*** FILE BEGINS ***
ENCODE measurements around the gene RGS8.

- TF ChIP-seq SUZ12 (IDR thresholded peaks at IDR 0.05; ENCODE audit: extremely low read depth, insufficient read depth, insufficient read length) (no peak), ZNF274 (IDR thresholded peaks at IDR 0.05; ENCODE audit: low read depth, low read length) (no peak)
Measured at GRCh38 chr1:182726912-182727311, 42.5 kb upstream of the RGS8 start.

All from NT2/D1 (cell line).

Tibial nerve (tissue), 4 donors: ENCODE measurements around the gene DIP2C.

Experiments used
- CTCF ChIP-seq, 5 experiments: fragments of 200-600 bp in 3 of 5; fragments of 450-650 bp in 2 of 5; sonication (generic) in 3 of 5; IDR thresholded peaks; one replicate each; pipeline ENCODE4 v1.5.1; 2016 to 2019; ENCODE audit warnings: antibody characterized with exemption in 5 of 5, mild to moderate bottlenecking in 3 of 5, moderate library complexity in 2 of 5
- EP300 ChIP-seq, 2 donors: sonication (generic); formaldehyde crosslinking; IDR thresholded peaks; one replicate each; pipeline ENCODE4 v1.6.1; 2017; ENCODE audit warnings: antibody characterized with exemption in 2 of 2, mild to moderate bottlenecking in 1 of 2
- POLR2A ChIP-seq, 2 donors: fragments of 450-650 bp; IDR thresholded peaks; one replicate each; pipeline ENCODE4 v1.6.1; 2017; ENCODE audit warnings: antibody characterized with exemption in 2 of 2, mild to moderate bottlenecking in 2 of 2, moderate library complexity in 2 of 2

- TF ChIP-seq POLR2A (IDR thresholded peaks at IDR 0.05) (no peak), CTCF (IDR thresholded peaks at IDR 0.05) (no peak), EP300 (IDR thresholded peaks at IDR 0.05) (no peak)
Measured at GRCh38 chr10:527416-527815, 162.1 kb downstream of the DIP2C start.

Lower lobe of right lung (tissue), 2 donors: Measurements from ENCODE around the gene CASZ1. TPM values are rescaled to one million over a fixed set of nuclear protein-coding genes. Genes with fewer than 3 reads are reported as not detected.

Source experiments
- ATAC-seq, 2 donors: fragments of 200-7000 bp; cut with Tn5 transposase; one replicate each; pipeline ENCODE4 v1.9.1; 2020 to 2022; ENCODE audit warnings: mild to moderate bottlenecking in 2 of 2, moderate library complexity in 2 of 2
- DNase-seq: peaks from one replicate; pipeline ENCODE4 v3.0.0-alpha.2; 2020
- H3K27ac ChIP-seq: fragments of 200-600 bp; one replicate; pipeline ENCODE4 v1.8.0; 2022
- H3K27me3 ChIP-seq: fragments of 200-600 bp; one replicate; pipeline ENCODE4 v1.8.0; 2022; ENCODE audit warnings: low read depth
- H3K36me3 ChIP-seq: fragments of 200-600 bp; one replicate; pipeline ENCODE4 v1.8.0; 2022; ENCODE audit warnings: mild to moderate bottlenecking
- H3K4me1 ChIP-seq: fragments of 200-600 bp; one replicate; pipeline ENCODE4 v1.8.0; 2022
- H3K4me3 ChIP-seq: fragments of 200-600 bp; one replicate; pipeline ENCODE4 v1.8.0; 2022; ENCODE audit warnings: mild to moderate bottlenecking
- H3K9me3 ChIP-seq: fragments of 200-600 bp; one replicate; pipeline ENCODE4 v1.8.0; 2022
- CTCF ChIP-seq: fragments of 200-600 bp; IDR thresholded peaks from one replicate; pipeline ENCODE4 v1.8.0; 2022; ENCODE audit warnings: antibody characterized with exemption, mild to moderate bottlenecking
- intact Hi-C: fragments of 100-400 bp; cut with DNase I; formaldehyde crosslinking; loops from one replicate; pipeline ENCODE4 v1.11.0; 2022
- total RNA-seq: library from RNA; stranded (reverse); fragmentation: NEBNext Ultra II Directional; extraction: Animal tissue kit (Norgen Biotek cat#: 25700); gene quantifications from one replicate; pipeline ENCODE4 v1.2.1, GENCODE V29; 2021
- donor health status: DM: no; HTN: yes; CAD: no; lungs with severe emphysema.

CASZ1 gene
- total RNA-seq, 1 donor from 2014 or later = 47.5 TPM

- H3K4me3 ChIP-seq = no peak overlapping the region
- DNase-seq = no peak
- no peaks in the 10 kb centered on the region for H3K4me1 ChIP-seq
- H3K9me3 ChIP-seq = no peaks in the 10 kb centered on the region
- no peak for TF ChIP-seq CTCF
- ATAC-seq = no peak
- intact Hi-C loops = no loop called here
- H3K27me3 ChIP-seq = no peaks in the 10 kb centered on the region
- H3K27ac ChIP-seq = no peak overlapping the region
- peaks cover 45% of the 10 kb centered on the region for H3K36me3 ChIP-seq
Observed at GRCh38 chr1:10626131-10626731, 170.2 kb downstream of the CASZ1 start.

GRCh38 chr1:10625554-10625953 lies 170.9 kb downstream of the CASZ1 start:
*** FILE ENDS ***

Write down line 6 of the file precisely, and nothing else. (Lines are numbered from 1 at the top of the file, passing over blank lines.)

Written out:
Experiments used